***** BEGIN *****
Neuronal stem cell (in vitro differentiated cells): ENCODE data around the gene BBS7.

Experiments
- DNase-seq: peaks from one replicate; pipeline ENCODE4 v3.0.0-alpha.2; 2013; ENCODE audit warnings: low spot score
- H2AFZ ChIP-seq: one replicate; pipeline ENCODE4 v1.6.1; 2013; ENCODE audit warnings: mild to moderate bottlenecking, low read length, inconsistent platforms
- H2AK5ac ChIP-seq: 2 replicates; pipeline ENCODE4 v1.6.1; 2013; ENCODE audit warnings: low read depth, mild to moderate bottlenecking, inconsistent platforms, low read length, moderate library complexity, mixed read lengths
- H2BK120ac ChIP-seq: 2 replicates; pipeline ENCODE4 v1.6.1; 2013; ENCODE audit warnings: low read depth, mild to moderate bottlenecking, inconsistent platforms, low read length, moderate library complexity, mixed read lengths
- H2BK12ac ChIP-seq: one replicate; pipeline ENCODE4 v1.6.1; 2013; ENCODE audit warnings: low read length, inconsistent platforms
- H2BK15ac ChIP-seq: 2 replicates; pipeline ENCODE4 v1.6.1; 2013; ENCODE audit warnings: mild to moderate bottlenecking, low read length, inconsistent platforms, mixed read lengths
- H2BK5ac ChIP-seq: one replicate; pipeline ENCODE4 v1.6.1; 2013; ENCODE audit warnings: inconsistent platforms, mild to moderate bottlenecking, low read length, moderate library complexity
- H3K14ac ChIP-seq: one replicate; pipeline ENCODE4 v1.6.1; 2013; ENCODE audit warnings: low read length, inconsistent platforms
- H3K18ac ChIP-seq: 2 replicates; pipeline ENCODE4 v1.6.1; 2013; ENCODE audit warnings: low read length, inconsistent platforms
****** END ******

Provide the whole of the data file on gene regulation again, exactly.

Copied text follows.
Neuronal stem cell (in vitro differentiated cells): ENCODE data around the gene BBS7.

Experiments
- DNase-seq: peaks from one replicate; pipeline ENCODE4 v3.0.0-alpha.2; 2013; ENCODE audit warnings: low spot score
- H2AFZ ChIP-seq: one replicate; pipeline ENCODE4 v1.6.1; 2013; ENCODE audit warnings: mild to moderate bottlenecking, low read length, inconsistent platforms
- H2AK5ac ChIP-seq: 2 replicates; pipeline ENCODE4 v1.6.1; 2013; ENCODE audit warnings: low read depth, mild to moderate bottlenecking, inconsistent platforms, low read length, moderate library complexity, mixed read lengths
- H2BK120ac ChIP-seq: 2 replicates; pipeline ENCODE4 v1.6.1; 2013; ENCODE audit warnings: low read depth, mild to moderate bottlenecking, inconsistent platforms, low read length, moderate library complexity, mixed read lengths
- H2BK12ac ChIP-seq: one replicate; pipeline ENCODE4 v1.6.1; 2013; ENCODE audit warnings: low read length, inconsistent platforms
- H2BK15ac ChIP-seq: 2 replicates; pipeline ENCODE4 v1.6.1; 2013; ENCODE audit warnings: mild to moderate bottlenecking, low read length, inconsistent platforms, mixed read lengths
- H2BK5ac ChIP-seq: one replicate; pipeline ENCODE4 v1.6.1; 2013; ENCODE audit warnings: inconsistent platforms, mild to moderate bottlenecking, low read length, moderate library complexity
- H3K14ac ChIP-seq: one replicate; pipeline ENCODE4 v1.6.1; 2013; ENCODE audit warnings: low read length, inconsistent platforms
- H3K18ac ChIP-seq: 2 replicates; pipeline ENCODE4 v1.6.1; 2013; ENCODE audit warnings: low read length, inconsistent platforms